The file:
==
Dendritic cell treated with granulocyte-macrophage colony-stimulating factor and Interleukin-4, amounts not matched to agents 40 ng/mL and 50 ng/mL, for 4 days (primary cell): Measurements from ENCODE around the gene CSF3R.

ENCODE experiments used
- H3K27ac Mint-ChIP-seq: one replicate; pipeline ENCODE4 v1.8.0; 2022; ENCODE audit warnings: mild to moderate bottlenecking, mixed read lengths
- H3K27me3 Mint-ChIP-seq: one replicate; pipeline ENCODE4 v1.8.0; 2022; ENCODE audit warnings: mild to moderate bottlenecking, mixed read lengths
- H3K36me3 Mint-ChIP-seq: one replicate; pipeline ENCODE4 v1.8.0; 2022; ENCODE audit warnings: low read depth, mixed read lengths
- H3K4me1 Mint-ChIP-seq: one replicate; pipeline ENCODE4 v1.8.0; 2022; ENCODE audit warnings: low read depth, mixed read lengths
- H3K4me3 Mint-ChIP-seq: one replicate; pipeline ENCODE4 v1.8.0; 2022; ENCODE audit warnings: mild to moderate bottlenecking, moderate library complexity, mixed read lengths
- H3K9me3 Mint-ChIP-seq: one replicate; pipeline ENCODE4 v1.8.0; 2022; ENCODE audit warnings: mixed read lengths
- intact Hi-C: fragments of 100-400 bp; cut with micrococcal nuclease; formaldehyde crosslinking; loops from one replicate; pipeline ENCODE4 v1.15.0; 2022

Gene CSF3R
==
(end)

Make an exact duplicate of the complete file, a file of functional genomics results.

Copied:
Dendritic cell treated with granulocyte-macrophage colony-stimulating factor and Interleukin-4, amounts not matched to agents 40 ng/mL and 50 ng/mL, for 4 days (primary cell): Measurements from ENCODE around the gene CSF3R.

ENCODE experiments used
- H3K27ac Mint-ChIP-seq: one replicate; pipeline ENCODE4 v1.8.0; 2022; ENCODE audit warnings: mild to moderate bottlenecking, mixed read lengths
- H3K27me3 Mint-ChIP-seq: one replicate; pipeline ENCODE4 v1.8.0; 2022; ENCODE audit warnings: mild to moderate bottlenecking, mixed read lengths
- H3K36me3 Mint-ChIP-seq: one replicate; pipeline ENCODE4 v1.8.0; 2022; ENCODE audit warnings: low read depth, mixed read lengths
- H3K4me1 Mint-ChIP-seq: one replicate; pipeline ENCODE4 v1.8.0; 2022; ENCODE audit warnings: low read depth, mixed read lengths
- H3K4me3 Mint-ChIP-seq: one replicate; pipeline ENCODE4 v1.8.0; 2022; ENCODE audit warnings: mild to moderate bottlenecking, moderate library complexity, mixed read lengths
- H3K9me3 Mint-ChIP-seq: one replicate; pipeline ENCODE4 v1.8.0; 2022; ENCODE audit warnings: mixed read lengths
- intact Hi-C: fragments of 100-400 bp; cut with micrococcal nuclease; formaldehyde crosslinking; loops from one replicate; pipeline ENCODE4 v1.15.0; 2022

Gene CSF3R